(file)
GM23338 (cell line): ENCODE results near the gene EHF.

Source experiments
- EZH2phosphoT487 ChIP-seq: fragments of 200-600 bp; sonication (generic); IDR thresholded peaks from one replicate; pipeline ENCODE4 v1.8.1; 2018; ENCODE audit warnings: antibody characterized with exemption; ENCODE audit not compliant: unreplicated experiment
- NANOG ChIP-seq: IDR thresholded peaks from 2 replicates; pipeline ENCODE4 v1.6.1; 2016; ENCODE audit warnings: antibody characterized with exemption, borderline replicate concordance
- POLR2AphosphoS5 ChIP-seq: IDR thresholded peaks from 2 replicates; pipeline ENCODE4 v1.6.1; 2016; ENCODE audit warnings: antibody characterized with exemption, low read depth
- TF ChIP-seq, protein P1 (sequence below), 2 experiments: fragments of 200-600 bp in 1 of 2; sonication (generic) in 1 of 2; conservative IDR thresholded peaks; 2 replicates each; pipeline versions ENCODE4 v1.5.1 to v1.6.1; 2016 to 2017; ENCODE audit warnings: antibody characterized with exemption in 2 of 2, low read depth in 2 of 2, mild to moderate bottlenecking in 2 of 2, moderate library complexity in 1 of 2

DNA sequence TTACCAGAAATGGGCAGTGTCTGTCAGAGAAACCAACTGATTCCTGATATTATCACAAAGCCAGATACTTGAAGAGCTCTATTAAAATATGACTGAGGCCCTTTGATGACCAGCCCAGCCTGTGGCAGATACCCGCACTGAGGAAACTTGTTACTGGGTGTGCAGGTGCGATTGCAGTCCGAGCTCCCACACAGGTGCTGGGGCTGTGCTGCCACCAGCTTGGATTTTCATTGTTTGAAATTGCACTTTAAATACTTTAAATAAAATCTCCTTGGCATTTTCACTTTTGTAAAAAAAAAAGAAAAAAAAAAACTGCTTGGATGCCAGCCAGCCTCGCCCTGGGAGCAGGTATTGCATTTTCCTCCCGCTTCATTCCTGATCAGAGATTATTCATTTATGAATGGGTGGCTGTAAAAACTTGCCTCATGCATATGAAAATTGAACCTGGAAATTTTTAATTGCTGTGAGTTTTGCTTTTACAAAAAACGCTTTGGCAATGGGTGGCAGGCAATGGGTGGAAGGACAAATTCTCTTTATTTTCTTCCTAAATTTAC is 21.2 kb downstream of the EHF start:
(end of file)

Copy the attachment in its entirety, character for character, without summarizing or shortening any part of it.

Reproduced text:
GM23338 (cell line): ENCODE results near the gene EHF.

Source experiments
- EZH2phosphoT487 ChIP-seq: fragments of 200-600 bp; sonication (generic); IDR thresholded peaks from one replicate; pipeline ENCODE4 v1.8.1; 2018; ENCODE audit warnings: antibody characterized with exemption; ENCODE audit not compliant: unreplicated experiment
- NANOG ChIP-seq: IDR thresholded peaks from 2 replicates; pipeline ENCODE4 v1.6.1; 2016; ENCODE audit warnings: antibody characterized with exemption, borderline replicate concordance
- POLR2AphosphoS5 ChIP-seq: IDR thresholded peaks from 2 replicates; pipeline ENCODE4 v1.6.1; 2016; ENCODE audit warnings: antibody characterized with exemption, low read depth
- TF ChIP-seq, protein P1 (sequence below), 2 experiments: fragments of 200-600 bp in 1 of 2; sonication (generic) in 1 of 2; conservative IDR thresholded peaks; 2 replicates each; pipeline versions ENCODE4 v1.5.1 to v1.6.1; 2016 to 2017; ENCODE audit warnings: antibody characterized with exemption in 2 of 2, low read depth in 2 of 2, mild to moderate bottlenecking in 2 of 2, moderate library complexity in 1 of 2

DNA sequence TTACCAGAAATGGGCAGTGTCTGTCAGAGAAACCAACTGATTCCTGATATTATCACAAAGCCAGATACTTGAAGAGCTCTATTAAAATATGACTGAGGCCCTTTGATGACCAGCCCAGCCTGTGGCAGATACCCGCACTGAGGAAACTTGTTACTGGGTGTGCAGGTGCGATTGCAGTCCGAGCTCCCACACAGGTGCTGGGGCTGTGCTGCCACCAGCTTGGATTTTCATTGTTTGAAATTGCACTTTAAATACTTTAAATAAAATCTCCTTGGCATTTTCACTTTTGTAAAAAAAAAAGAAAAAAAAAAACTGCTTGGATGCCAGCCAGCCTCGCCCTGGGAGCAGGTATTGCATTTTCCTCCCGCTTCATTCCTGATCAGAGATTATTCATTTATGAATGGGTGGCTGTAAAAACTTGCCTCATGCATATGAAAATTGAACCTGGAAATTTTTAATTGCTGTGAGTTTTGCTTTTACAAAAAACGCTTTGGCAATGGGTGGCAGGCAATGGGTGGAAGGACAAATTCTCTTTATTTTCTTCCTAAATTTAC is 21.2 kb downstream of the EHF start: